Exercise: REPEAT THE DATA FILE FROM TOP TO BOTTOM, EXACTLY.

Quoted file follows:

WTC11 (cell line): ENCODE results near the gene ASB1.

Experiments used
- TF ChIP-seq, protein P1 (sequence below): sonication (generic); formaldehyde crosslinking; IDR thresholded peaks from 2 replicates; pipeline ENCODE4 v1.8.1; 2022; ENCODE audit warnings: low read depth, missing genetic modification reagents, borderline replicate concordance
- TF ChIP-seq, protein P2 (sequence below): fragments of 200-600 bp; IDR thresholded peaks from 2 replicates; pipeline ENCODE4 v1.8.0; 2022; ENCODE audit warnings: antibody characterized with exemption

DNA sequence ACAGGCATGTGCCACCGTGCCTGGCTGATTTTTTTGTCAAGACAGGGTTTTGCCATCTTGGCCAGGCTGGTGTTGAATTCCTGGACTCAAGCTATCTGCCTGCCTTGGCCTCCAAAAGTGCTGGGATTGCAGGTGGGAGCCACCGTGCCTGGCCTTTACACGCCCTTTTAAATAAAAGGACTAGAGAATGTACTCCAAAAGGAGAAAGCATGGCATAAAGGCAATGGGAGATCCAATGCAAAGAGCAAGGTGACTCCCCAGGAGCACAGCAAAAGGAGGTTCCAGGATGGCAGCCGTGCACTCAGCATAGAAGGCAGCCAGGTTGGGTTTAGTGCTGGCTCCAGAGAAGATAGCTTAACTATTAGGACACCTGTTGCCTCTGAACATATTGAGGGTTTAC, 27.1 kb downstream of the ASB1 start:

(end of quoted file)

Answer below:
WTC11 (cell line): ENCODE results near the gene ASB1.

Experiments used
- TF ChIP-seq, protein P1 (sequence below): sonication (generic); formaldehyde crosslinking; IDR thresholded peaks from 2 replicates; pipeline ENCODE4 v1.8.1; 2022; ENCODE audit warnings: low read depth, missing genetic modification reagents, borderline replicate concordance
- TF ChIP-seq, protein P2 (sequence below): fragments of 200-600 bp; IDR thresholded peaks from 2 replicates; pipeline ENCODE4 v1.8.0; 2022; ENCODE audit warnings: antibody characterized with exemption

DNA sequence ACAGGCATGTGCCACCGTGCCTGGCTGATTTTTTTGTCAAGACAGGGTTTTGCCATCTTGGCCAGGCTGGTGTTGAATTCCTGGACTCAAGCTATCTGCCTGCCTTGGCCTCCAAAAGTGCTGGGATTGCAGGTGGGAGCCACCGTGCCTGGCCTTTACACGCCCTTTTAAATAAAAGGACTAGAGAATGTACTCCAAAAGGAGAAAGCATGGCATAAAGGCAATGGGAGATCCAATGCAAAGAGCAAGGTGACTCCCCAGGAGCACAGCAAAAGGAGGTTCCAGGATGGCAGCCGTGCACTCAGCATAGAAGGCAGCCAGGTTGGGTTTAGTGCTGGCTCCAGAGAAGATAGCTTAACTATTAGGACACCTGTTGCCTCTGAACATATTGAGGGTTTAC, 27.1 kb downstream of the ASB1 start: